What is Dyspraxia?
Dyspraxia is a cerebral dysfunction that touches the praxis – the gesture.
Dyspraxic people have:
- Difficulties with gestures,
- Difficulties in programming gestures
- Difficulties in the planning of gestures
in time and space.
To put it simply, every time the dyspraxic makes a movement, it's as if they were doing for the first time.
There are several dyspraxias (actually there are as many dyspraxias as dyspraxic people).
Here are the different forms of dyspraxia:
- Visual-spatial dyspraxia (impact on basic learning)
- Constructional dyspraxia (difficulties for assembly and construction)
- Dyspraxia Idéatoire (difficulties in manipulating objects)
- Ideomotor dyspraxia (difficulties to mime, for symbols i.e. figures)
- Dyspraxia of dressing (difficulties to dress)
- Oromotor dyspraxia (difficulties to articulate and diction)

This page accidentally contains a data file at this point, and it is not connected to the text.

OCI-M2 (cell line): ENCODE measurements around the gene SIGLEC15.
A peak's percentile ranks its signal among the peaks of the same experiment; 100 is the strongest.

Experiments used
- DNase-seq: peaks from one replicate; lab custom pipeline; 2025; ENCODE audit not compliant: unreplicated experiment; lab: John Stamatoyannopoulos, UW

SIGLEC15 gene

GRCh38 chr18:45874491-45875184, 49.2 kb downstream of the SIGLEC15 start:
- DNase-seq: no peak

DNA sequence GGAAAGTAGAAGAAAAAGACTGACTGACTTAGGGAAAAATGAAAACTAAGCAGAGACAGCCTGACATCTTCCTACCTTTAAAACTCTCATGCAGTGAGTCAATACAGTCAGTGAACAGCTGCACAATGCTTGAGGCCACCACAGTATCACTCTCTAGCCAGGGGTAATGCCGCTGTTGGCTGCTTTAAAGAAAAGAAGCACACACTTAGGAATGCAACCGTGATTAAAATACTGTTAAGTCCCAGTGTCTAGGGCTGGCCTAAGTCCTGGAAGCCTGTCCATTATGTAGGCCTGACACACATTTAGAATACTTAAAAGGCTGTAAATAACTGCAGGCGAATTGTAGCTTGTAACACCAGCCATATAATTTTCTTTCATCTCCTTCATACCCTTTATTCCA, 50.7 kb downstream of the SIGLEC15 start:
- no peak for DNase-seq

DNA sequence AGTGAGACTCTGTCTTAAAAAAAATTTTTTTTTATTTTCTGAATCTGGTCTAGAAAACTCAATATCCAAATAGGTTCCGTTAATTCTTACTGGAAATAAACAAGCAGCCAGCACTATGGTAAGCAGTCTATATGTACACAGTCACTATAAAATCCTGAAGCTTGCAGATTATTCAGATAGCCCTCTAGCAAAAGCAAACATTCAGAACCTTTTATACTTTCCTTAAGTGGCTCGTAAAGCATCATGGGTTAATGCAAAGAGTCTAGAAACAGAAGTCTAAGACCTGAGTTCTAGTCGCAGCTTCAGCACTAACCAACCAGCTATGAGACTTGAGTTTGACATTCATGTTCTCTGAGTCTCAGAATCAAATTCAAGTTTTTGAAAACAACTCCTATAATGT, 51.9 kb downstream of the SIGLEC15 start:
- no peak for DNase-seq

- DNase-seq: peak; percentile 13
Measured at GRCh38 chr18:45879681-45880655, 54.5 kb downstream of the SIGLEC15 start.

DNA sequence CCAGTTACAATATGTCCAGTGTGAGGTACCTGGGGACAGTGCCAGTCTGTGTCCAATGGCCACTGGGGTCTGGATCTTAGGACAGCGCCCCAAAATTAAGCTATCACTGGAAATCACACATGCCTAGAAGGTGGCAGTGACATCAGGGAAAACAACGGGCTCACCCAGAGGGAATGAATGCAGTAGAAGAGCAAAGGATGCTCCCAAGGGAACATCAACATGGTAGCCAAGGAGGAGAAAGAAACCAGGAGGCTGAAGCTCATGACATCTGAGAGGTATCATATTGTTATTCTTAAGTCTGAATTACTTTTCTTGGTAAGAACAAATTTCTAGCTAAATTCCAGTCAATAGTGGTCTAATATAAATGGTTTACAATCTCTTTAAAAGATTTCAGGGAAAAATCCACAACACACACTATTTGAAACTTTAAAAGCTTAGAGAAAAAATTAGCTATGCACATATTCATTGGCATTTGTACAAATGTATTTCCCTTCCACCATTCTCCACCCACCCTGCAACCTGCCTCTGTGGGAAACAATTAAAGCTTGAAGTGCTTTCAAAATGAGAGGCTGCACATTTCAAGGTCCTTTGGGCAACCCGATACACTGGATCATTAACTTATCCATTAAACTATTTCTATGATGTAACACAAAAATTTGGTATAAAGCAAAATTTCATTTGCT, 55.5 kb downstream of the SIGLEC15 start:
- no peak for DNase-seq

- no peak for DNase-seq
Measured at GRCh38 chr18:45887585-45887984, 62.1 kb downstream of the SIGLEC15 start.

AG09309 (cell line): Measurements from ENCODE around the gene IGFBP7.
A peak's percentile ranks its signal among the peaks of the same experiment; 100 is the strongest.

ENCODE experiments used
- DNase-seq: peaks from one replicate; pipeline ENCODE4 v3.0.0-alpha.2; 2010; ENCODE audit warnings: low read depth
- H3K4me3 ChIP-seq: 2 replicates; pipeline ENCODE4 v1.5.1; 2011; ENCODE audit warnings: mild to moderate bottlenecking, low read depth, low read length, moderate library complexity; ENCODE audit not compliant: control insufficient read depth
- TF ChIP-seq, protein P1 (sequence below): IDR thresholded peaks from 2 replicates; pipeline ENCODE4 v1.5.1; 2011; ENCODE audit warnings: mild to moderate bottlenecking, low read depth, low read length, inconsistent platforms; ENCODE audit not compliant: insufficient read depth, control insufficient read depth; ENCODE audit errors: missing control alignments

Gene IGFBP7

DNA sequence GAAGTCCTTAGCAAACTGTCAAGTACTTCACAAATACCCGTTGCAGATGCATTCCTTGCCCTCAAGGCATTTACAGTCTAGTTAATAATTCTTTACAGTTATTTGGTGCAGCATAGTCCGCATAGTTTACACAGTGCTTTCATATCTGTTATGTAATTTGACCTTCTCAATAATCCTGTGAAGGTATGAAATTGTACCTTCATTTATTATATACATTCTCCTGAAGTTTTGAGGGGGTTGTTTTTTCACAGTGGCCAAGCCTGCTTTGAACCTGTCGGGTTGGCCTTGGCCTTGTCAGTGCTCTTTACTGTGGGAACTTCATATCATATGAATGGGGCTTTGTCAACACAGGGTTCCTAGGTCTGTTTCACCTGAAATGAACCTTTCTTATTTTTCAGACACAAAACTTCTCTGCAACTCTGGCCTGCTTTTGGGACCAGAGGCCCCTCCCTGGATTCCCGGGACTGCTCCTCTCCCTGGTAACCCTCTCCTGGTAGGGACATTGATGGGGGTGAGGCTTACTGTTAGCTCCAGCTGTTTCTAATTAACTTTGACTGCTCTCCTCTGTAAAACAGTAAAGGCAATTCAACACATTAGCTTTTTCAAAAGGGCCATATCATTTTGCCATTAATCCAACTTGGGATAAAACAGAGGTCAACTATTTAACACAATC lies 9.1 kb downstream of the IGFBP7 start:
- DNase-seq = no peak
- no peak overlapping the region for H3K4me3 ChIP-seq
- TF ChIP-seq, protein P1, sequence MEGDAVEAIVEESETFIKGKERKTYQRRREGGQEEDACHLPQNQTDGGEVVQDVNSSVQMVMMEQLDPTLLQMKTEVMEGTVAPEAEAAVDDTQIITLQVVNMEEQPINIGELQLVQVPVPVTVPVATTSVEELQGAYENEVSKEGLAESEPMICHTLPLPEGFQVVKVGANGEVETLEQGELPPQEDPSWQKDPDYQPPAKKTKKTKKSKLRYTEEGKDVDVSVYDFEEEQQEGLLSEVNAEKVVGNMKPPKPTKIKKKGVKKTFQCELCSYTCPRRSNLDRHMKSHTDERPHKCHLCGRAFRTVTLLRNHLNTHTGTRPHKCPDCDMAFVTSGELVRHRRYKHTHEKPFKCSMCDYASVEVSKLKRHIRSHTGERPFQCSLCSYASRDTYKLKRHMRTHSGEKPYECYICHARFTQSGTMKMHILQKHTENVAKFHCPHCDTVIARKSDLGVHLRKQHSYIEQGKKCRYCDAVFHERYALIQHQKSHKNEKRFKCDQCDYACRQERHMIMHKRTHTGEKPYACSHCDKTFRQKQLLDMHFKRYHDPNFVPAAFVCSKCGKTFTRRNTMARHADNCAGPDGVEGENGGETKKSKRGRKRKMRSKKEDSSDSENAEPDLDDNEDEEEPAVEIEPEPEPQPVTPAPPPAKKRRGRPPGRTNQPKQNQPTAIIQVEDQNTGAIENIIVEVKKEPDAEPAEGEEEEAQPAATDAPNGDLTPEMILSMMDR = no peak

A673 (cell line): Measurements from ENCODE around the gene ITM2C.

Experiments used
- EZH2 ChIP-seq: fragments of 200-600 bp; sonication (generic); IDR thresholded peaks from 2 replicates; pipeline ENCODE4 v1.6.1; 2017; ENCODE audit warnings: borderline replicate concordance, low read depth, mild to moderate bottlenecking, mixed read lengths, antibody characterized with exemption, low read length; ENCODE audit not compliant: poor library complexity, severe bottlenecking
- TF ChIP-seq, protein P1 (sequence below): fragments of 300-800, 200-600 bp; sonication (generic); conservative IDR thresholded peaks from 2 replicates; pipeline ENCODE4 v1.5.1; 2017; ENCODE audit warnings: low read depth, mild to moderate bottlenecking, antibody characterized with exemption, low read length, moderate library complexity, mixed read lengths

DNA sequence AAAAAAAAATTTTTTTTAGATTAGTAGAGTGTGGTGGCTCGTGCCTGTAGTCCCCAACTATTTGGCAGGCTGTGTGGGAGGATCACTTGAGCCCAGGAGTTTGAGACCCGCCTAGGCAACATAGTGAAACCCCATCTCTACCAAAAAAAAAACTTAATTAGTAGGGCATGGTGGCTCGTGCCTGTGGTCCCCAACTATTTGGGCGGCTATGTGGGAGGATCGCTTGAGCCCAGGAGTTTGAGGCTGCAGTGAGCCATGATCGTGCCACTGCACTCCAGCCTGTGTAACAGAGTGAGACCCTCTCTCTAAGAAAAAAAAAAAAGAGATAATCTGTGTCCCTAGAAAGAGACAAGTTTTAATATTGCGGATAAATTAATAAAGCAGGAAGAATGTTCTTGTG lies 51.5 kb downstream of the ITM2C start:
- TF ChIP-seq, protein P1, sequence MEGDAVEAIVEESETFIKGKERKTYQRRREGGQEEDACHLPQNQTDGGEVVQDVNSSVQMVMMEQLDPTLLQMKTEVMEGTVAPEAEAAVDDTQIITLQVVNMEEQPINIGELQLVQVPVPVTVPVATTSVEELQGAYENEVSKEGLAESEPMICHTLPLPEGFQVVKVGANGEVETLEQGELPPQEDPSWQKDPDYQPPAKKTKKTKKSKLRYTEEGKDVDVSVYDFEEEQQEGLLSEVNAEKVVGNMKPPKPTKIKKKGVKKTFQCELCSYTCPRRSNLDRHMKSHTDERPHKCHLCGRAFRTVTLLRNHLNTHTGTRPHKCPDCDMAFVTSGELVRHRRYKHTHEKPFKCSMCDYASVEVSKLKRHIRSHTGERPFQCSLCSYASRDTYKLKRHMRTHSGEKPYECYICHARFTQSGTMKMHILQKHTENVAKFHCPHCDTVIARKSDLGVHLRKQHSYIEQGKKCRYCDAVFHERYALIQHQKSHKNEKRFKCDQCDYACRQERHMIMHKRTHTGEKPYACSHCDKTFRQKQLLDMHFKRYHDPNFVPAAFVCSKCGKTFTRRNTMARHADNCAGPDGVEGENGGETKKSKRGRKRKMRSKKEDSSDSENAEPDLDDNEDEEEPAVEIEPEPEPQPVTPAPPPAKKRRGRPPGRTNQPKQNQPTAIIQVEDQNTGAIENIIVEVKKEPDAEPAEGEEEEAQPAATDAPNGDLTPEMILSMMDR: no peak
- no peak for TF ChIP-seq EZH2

- Dysgraphia dyspraxia (difficulty to write or draw)
A dyspraxic without mental deficiencies can easily find compensatory tools and move forward in life without too much difficulty. French actor Jean Dujardin is an example of a successful dyspraxic ("whippersnapper, mutism affected, bad in school, unable to write on lines as well as reading in continuity, all the symptoms of dyspraxia." (The world, 2012).
On the other hand, a person with other disorders such as a mild or a serious mental disability, as found in specialized schools, takes much more time to reach a goal. For example, a dyspraxic child will think more about how to use a tool rather than mobilizing the skills needed to achieve his/her goal. Extreme fatigue settles in and discourages the child quickly. It’s a downward spiral for these young people who lack self-confidence or who underestimate their capabilities, etc.
In this case, dyspraxia can be corrected by the use of ergonomic and adapted tools. The latter gives pupils the opportunity to advance and channel their energy on learning and is necessary for their personal development.